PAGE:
From Janet Albrechtsen:
Beware socialist snake-oil vendors
THOSE on the Left have a new spring in their step. Right across the spectrum of left-wing politics, from Michael Moore to Kevin Rudd, they are determined to build momentum for a new social democratic project. On these pages others have spent the past week bouncing around their ideas about progressive economics and the need to resuscitate the moral impulse behind social democracy. Determined not to waste a crisis, the language of the Left is, as always, clever, tapping our emotions with talk of rebuilding a better society. Yet, under new disguises, the same old frauds are being peddled. What is being sold as progressive is regressive if genuine progress is our aim. As the global Left rises up to claim its ideology will prevail, there has never been a more critical time to be reminded that economic freedom sits at the heart of liberty and human advancement.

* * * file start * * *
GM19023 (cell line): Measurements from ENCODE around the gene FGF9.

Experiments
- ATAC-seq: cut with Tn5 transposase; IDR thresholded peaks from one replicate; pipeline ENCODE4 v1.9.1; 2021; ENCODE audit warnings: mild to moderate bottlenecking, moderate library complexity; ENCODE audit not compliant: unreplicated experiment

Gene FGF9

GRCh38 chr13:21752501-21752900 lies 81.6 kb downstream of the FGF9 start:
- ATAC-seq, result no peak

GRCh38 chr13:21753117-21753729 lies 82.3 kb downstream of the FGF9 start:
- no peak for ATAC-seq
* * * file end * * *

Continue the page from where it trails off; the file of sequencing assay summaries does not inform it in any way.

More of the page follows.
Most sensible people won’t fall for the far Left’s new anti-capitalist racket. Moore, who is filling his pockets by denouncing capitalism in his latest shock-doc, Capitalism: A Love Story, is preaching to the converted. Ditto economics professor Richard Wolff, star of another documentary, Capitalism Hits the Fan. Delighted that the global recession “creates space for people like me”, Wolff is riding high on the international speaking circuit as a critic of capitalism. Good luck to them.
Most people, however, realise that free markets have lifted people from poverty in numbers never before seen: those subsisting on less than $US3 a day dropped from half the world’s population in 1970 to 17 per cent by 2000. Yet, in the wake of the economic crisis, recent polls suggest a growing fondness for socialism over capitalism, a dramatic change from polls just a few months earlier.